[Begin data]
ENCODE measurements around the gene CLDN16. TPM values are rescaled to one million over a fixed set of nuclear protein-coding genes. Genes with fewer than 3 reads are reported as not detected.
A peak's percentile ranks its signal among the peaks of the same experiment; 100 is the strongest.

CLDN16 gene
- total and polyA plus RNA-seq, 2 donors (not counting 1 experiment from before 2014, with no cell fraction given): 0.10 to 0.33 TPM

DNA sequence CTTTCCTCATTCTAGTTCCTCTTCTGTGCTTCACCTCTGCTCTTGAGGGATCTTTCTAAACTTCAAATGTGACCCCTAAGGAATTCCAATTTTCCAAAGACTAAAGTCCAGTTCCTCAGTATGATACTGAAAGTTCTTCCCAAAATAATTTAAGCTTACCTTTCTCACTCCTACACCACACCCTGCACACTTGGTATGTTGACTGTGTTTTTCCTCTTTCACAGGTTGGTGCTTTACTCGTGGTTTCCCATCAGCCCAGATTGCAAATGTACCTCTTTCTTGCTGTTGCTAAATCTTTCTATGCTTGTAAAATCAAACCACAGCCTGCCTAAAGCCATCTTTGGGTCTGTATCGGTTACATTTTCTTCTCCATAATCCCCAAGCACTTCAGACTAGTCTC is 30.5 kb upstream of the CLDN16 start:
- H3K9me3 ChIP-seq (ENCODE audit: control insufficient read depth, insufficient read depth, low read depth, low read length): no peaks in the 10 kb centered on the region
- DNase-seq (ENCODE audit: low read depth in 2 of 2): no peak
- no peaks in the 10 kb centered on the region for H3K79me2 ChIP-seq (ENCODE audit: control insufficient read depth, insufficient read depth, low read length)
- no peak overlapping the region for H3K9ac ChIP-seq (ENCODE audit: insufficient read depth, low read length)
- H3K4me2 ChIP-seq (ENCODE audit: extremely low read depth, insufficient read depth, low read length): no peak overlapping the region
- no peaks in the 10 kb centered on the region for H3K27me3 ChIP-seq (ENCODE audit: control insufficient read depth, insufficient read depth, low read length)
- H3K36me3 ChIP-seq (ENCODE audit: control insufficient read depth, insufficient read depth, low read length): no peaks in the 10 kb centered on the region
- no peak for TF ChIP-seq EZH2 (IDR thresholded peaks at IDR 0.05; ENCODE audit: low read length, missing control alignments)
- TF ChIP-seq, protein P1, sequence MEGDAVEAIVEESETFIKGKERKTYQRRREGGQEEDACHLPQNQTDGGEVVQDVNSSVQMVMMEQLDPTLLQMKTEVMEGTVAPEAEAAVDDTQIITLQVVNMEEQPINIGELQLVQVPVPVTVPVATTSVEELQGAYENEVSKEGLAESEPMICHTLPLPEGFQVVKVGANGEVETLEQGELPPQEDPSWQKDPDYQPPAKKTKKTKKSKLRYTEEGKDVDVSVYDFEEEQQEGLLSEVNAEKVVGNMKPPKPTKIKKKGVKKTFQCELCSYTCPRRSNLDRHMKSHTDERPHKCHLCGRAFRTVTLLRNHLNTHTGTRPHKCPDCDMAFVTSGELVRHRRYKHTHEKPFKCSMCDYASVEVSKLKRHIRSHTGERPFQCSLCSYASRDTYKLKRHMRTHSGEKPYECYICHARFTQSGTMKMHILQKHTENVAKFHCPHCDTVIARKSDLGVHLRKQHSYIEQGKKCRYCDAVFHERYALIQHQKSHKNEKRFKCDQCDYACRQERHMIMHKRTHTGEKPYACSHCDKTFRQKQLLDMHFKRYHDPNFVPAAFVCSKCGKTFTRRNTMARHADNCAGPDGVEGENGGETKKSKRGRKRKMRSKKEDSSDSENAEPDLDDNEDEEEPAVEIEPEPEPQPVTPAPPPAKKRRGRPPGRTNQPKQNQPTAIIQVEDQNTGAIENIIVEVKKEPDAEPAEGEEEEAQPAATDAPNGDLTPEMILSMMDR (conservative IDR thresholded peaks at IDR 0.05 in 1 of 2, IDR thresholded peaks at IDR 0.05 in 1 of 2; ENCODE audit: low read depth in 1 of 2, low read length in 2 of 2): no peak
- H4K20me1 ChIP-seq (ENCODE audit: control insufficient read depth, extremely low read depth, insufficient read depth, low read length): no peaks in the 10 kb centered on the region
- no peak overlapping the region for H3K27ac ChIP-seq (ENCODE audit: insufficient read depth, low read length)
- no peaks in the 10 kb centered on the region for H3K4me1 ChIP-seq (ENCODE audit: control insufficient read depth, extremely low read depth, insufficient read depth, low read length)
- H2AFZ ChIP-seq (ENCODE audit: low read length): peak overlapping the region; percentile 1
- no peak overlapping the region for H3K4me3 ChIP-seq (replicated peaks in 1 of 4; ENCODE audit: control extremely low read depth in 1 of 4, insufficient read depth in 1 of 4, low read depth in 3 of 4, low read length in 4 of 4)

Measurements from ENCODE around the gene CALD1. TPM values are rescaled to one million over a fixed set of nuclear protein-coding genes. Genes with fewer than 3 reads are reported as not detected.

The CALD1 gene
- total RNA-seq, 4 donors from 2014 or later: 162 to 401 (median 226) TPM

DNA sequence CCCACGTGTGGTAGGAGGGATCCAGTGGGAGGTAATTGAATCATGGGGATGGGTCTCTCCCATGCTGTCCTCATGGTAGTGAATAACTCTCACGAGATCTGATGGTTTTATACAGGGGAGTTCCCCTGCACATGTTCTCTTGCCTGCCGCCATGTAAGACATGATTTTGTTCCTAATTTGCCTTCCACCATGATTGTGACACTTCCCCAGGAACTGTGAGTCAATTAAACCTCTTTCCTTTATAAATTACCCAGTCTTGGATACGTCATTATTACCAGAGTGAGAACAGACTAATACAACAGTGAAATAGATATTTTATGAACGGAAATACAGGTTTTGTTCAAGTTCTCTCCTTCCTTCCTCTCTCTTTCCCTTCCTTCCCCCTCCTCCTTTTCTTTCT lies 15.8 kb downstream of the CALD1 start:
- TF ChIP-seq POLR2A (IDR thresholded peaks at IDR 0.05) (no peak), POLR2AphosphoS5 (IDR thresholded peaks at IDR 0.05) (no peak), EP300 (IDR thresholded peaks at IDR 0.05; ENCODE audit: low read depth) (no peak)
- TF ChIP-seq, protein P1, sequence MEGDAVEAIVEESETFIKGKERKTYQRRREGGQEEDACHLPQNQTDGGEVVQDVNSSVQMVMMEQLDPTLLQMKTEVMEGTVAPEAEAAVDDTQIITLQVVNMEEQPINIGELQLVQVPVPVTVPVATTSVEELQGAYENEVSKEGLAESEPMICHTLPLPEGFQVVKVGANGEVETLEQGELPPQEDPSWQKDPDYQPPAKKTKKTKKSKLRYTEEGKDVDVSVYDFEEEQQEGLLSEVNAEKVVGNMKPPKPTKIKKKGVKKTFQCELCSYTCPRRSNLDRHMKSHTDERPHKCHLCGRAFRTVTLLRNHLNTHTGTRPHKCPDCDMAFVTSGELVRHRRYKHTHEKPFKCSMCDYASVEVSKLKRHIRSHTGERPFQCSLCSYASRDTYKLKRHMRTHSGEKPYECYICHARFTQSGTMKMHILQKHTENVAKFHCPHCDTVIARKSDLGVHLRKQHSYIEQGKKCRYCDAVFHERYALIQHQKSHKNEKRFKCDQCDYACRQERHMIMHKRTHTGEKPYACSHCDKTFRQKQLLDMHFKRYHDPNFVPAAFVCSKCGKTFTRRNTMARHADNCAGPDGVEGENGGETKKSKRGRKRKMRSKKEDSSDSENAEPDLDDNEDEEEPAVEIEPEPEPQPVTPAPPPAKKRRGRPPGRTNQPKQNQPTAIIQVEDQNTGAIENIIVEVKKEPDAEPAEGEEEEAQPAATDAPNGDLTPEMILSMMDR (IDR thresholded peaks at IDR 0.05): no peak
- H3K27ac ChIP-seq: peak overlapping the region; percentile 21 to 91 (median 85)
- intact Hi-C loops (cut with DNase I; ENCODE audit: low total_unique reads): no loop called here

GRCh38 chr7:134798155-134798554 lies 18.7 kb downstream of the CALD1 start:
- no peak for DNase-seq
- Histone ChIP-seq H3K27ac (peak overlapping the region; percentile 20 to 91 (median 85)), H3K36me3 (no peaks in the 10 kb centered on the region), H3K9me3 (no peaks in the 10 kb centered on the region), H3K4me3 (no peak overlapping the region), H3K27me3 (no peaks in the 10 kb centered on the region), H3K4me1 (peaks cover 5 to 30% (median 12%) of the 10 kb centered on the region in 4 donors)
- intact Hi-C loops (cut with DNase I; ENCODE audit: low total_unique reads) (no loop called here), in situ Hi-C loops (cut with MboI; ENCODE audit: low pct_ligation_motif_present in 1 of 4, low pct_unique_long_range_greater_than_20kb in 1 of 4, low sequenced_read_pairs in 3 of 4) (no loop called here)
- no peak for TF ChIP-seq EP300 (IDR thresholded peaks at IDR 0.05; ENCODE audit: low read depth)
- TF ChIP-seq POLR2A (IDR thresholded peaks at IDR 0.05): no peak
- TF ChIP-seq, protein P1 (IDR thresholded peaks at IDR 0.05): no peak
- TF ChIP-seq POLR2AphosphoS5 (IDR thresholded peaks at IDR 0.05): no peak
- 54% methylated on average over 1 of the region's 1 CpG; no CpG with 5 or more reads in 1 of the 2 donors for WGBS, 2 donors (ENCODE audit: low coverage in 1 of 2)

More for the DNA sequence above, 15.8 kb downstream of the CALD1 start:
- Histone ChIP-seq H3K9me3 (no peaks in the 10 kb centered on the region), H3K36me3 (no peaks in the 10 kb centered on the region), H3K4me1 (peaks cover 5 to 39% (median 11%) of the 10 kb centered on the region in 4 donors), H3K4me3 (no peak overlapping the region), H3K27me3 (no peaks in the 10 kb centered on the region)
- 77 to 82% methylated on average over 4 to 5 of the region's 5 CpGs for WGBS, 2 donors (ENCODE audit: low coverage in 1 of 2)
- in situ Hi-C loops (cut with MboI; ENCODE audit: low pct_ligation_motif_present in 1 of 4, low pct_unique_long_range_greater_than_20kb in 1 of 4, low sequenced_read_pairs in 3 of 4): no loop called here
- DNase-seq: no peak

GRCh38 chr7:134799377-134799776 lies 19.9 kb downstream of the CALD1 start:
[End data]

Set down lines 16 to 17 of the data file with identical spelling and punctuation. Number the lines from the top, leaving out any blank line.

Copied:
- no peak overlapping the region for H3K27ac ChIP-seq (ENCODE audit: insufficient read depth, low read length)
- no peaks in the 10 kb centered on the region for H3K4me1 ChIP-seq (ENCODE audit: control insufficient read depth, extremely low read depth, insufficient read depth, low read length)